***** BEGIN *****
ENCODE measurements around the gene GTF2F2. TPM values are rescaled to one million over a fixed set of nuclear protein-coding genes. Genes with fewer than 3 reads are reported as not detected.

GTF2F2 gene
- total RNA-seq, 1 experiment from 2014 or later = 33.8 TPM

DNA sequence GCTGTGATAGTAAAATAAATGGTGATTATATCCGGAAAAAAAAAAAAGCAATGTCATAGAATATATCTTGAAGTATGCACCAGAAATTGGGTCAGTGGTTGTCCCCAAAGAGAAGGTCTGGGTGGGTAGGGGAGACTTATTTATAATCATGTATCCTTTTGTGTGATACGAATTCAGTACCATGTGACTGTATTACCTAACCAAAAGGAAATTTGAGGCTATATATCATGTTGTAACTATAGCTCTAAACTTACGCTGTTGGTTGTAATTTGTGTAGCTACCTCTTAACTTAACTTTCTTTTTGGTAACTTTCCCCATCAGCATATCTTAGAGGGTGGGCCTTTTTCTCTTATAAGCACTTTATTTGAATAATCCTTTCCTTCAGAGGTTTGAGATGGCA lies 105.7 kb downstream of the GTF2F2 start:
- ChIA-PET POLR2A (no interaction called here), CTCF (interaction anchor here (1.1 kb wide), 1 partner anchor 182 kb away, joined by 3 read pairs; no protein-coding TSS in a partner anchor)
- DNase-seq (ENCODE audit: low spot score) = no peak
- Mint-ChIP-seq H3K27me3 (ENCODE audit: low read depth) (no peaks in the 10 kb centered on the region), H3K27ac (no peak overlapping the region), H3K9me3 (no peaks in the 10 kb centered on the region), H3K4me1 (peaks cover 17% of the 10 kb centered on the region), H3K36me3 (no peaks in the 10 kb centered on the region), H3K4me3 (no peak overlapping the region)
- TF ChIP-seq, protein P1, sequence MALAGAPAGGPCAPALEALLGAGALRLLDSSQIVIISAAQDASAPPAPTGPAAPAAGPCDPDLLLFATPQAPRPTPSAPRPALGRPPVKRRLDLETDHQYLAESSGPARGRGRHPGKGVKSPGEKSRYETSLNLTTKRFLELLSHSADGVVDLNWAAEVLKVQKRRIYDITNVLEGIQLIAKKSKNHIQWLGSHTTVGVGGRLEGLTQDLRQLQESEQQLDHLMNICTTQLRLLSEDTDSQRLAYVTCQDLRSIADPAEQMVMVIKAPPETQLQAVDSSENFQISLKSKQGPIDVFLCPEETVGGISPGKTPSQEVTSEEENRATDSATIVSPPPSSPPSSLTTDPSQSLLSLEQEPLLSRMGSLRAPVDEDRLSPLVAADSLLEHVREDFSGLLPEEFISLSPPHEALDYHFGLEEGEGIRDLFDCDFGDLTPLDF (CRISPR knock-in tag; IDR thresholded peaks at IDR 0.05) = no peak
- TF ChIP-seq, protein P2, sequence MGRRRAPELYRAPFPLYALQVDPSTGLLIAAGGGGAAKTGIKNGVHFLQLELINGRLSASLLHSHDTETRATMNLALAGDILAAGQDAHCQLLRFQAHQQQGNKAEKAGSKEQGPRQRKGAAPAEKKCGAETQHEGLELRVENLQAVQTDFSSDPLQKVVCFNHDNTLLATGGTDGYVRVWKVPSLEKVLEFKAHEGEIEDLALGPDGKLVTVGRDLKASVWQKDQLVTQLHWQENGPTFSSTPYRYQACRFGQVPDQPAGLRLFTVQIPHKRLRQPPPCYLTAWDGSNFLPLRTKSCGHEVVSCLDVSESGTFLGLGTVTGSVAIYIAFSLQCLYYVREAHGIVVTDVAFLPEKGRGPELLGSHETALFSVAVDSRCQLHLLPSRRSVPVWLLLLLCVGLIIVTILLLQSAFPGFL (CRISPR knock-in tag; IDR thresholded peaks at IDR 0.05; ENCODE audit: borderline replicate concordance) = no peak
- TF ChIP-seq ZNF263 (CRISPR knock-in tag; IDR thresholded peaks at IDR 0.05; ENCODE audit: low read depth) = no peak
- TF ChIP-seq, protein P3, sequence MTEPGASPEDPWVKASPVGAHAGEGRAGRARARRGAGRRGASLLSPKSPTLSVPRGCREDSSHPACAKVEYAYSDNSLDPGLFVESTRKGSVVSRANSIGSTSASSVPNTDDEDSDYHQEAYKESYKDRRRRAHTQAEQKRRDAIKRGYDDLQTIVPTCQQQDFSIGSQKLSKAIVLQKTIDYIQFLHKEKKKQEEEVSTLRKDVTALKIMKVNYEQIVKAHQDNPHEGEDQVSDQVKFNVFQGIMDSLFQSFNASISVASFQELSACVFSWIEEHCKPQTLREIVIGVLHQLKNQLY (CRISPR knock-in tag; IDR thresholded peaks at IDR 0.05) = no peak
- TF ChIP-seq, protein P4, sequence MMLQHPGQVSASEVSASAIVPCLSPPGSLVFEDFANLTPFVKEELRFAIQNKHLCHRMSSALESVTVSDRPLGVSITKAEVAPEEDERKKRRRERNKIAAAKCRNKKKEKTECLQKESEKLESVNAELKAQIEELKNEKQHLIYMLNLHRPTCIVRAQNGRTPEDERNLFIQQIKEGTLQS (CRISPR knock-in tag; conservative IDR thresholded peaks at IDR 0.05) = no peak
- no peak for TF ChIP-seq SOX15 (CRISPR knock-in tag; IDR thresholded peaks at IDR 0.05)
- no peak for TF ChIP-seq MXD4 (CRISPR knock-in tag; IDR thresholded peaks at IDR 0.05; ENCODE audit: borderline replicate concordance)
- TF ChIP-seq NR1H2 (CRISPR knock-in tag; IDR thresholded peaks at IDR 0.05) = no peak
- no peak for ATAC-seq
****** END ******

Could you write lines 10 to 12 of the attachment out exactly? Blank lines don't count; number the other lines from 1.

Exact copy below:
- TF ChIP-seq ZNF263 (CRISPR knock-in tag; IDR thresholded peaks at IDR 0.05; ENCODE audit: low read depth) = no peak
- TF ChIP-seq, protein P3, sequence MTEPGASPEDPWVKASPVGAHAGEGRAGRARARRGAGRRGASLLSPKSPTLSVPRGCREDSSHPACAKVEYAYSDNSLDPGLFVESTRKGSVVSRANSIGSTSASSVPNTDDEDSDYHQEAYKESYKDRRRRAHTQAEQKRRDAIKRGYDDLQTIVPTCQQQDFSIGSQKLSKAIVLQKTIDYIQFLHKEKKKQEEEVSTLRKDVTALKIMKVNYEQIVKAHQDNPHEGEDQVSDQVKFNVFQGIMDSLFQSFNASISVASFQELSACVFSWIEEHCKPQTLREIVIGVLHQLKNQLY (CRISPR knock-in tag; IDR thresholded peaks at IDR 0.05) = no peak
- TF ChIP-seq, protein P4, sequence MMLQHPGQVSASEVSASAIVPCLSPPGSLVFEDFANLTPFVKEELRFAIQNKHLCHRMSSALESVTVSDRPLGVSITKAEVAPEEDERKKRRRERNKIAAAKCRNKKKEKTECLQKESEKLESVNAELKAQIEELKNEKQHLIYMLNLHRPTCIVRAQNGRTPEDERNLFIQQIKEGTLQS (CRISPR knock-in tag; conservative IDR thresholded peaks at IDR 0.05) = no peak